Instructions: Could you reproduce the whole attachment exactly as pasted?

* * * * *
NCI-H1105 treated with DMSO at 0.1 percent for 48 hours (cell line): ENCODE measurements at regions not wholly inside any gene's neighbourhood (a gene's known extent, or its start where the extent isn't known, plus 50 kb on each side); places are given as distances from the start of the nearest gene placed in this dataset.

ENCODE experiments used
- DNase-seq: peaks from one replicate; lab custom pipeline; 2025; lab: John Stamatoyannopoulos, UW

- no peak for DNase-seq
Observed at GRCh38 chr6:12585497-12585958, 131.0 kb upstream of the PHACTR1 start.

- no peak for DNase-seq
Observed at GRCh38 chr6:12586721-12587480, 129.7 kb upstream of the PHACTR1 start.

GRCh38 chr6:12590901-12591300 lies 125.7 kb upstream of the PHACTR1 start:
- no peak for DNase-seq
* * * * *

NCI-H1105 treated with DMSO at 0.1 percent for 48 hours (cell line): ENCODE measurements at regions not wholly inside any gene's neighbourhood (a gene's known extent, or its start where the extent isn't known, plus 50 kb on each side); places are given as distances from the start of the nearest gene placed in this dataset.

ENCODE experiments used
- DNase-seq: peaks from one replicate; lab custom pipeline; 2025; lab: John Stamatoyannopoulos, UW

- no peak for DNase-seq
Observed at GRCh38 chr6:12585497-12585958, 131.0 kb upstream of the PHACTR1 start.

- no peak for DNase-seq
Observed at GRCh38 chr6:12586721-12587480, 129.7 kb upstream of the PHACTR1 start.

GRCh38 chr6:12590901-12591300 lies 125.7 kb upstream of the PHACTR1 start:
- no peak for DNase-seq